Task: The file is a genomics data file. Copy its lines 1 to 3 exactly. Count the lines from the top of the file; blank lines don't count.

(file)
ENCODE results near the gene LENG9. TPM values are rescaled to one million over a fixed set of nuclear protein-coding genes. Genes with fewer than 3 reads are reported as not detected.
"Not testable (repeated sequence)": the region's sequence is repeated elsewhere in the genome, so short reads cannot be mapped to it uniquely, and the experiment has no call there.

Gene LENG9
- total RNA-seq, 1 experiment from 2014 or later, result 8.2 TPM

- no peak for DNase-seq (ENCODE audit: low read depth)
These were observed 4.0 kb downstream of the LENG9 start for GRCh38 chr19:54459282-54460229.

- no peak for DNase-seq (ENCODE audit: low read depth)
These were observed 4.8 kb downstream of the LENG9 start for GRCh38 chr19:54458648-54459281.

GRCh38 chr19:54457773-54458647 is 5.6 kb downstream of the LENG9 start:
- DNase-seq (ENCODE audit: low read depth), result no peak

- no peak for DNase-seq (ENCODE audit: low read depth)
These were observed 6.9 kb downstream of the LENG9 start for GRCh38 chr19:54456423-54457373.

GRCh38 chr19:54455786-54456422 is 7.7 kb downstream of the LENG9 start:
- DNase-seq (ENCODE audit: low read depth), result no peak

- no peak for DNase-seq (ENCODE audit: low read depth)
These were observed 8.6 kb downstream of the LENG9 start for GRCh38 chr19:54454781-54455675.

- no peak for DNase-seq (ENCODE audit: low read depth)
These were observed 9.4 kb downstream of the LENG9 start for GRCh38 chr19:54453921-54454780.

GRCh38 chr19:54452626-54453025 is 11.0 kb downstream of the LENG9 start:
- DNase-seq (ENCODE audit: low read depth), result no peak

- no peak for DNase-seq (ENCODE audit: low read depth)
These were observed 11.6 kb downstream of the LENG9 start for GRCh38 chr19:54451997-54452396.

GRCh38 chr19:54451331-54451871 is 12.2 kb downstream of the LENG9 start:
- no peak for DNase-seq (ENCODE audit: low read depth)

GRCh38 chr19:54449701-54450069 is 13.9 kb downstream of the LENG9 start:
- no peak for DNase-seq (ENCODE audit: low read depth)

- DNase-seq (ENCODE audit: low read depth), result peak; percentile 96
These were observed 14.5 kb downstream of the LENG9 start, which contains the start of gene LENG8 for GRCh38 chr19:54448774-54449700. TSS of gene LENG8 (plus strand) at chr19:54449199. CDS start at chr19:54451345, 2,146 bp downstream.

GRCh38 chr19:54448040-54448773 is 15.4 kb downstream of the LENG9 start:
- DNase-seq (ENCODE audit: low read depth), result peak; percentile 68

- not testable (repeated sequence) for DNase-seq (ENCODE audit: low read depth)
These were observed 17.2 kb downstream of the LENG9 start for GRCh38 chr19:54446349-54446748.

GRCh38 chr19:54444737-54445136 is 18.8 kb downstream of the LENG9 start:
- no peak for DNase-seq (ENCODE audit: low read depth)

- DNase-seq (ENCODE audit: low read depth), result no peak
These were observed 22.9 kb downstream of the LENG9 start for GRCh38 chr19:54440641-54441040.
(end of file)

ENCODE results near the gene LENG9. TPM values are rescaled to one million over a fixed set of nuclear protein-coding genes. Genes with fewer than 3 reads are reported as not detected.
"Not testable (repeated sequence)": the region's sequence is repeated elsewhere in the genome, so short reads cannot be mapped to it uniquely, and the experiment has no call there.

Gene LENG9